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Librace v. Florida Department of Law Enforcement

United States District Court, E.D. Arkansas, Helena Division

June 25, 2018

DAVID LIBRACE, PLAINTIFF
v.
FLORIDA DEPARTMENT OF LAW ENFORCEMENT and FLORIDA STATE ATTORNEY OFFICE, First Judicial Circuit, DEFENDANTS

          PROPOSED FINDINGS AND RECOMMENDED DISPOSITION

         The following Proposed Findings and Recommended Disposition (“Recommendation”) have been sent to United States District Judge James M. Moody, Jr. You may file written objections to all or part of this Recommendation. If you do so, those objections must: (1) specifically explain the factual and/or legal basis for your objection; and (2) be received by the Clerk of this Court within fourteen (14) days of the entry of this Recommendation. The failure to timely file objections may result in waiver of the right to appeal questions of fact.

         I. Introduction

         On June 5, 2018, Plaintiff David Librace (“Librace”) filed a Motion for Leave to Proceed In Forma Pauperis and this pro se § 1983 action alleging that Defendants violated his constitutional rights. Docs. 1 and 2. The case has been referred for recommended disposition. Doc. 3.

         Because Librace is not a prisoner, his § 1983 Complaint must be screened pursuant to 28 U.S.C. § 1915(e)(2), rather than under the counterpart provisions of the Prison Litigation Reform Act. Pursuant to the screening function mandated by 28 U.S.C. § 1915(e)(2), [1] the Court has carefully considered the Complaint and finds that Librace's claims are legally frivolous, fail to state a claim upon which relief may be granted, and seek monetary relief against defendants immune from such relief.

         II. Discussion

         Librace alleges that, in December of 1999, the State Attorney Office for the 1st Judicial Circuit of Florida (“Florida State Attorney Office”) filed an amended plea and probation stipulation in a criminal case against him without a hearing and without notifying Librace or his counsel.[2] He further claims that some thirteen years later, on April 7, 2015, the Florida Department of Law Enforcement (“FDLE”) filed a response to the Librace's request to seal his criminal record in state court and refused to correct alleged errors in his criminal record when brought to its attention. Id. Librace seeks “damages for libel, slander, and the denial of Civil Rights guaranteed by the Constitution, ” and further requests that this Court order the Defendants to seal and correct their records or “completely dismiss the charges.” Doc. 2, p. 4. Liberally construing the Complaint, Librace asserts due process violations and defamation claims against both Defendants.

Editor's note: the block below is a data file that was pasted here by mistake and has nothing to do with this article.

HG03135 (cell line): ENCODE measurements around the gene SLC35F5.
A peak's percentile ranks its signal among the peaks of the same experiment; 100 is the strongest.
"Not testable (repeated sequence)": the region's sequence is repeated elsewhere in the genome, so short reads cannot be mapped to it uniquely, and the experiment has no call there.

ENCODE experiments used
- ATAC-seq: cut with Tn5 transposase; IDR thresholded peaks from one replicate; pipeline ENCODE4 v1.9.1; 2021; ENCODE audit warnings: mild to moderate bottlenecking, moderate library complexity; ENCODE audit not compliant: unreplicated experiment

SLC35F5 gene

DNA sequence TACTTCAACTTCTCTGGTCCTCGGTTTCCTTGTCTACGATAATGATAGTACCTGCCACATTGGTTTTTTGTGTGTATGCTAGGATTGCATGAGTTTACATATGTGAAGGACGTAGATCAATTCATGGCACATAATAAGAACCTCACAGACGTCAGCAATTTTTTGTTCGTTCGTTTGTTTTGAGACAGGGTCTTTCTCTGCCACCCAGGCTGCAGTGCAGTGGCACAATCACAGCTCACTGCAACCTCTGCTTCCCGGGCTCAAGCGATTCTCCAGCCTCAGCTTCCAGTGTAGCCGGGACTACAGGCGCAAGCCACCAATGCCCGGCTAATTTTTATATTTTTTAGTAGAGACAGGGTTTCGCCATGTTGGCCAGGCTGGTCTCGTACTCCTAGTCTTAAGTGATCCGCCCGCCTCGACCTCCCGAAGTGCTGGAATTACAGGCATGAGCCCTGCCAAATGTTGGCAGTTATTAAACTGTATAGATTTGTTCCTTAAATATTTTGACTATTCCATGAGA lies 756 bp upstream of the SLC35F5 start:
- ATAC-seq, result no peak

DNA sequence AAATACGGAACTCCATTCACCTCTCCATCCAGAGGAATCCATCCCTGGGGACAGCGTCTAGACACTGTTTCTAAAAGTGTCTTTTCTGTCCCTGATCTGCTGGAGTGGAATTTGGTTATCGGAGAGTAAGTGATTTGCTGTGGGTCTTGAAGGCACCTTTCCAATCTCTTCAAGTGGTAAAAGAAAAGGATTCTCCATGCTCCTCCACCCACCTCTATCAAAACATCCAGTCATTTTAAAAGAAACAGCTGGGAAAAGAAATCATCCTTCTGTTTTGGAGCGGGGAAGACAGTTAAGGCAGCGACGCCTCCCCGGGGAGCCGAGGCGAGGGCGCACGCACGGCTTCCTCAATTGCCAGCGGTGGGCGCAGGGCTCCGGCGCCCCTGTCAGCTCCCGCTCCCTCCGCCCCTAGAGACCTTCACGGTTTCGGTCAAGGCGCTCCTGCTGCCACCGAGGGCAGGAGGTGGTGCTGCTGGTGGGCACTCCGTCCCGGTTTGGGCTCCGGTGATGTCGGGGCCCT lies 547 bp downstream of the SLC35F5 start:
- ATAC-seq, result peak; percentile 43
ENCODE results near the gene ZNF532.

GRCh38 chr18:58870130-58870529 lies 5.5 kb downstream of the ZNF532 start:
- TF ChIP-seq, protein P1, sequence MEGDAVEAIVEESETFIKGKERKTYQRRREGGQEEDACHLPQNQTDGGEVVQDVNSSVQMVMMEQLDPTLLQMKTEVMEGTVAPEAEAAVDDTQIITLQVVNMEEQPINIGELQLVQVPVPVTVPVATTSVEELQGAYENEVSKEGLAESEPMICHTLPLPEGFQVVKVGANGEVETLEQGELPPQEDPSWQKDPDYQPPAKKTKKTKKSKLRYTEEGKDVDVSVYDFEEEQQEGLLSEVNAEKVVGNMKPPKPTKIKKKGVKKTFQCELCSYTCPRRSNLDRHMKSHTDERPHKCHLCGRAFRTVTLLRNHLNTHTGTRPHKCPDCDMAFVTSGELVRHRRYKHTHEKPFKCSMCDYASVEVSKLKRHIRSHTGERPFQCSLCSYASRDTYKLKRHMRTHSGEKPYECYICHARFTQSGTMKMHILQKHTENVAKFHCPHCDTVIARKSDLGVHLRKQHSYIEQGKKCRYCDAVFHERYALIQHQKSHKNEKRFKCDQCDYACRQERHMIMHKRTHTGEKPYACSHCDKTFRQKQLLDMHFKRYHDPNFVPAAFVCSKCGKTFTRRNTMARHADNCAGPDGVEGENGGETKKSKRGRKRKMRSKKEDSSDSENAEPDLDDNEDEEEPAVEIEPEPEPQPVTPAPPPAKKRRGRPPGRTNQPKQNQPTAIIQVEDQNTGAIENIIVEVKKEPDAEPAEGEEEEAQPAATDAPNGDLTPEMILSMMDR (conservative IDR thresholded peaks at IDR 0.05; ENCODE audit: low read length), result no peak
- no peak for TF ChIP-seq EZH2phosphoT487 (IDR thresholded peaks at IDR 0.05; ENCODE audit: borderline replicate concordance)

A. Sovereign Immunity

         The FDLE and State Attorney Office are the sole Defendants to whom Librace attributes all acts and omissions forming the basis for his claims.[3] These entities are not suable under § 1983. See Will v. Michigan Dept. of State Police, 491 U.S. 58, 63 (1989) (state is not a “person” under § 1983); Alsbrook v. City of Maumelle, 184 F.3d 999, 1010 (8th Cir.1999) (§ 1983 suit cannot be brought against state agency); Ketchum v. City of West Memphis, Ark., 974 F.2d 81, 81 (8th Cir.1992) (departments or subdivisions of local government are “not juridical entities suable as such”); Midflet v. Circuit Court of Jackson Cnty., 827 F.2d 343, 345 (8th Cir.1987) (“[S]tate courts as entities are not vulnerable to a § 1983 suit because they are protected by immunity under the Eleventh Amendment.”). Therefore, this suit is barred by the Eleventh Amendment, and the Court recommends dismissal without prejudice for this reason.

         B. Absolute Immunity

         Prosecutors are entitled to absolute immunity from lawsuits arising from their prosecutorial functions, such as the initiation and pursuit of a criminal prosecution. Reasonover v. St. Louis County, Mo., 447 F.3d 569, 580 (8th Cir. 2006); Anderson v. Larson, 327 F.3d 762, 768 (8th Cir. 2003); see also Hayden v. Nevada Cty., AR, 664 F.3d 770, 772 (8th Cir. 2012) (holding that a prosecutor's conduct related to plea bargaining is entitled to absolute immunity). Librace's claims against the Florida State Attorney Office arise from its prosecutorial functions. Thus, those claims must be dismissed, with prejudice, because the Florida State Attorney Office and its prosecutors are entitled to absolute immunity.

         Likewise, FDLE's response to Librace's request to seal his criminal record in state court is entitled to absolute immunity.[4] Therefore, the Court recommends dismissing Librace's claims, with prejudice, because Defendants are entitled to absolute immunity.

         C. Defamation

         Librace also claims “the incorrect and altered documents have been used to slander, insult, and have acts of violence against” him. Doc. 2, p. 4. Librace does not say who has used the documents against him, or how. Thus, this allegation is insufficient to state a defamation claim against either Defendant. More importantly, “[d]amages for defamation are not recoverable under § 1983 because a defamed person has not been deprived of any right, privilege or immunity secured to him by the Federal Constitution or laws of the United States.” Ellingburg v. Lucas, 518 F.2d 1196, 1197 (8th Cir. 1975). Therefore, the Court recommends dismissing Librace's defamation claims for failure to state a claim for which relief may be granted.

         D. Ro ...


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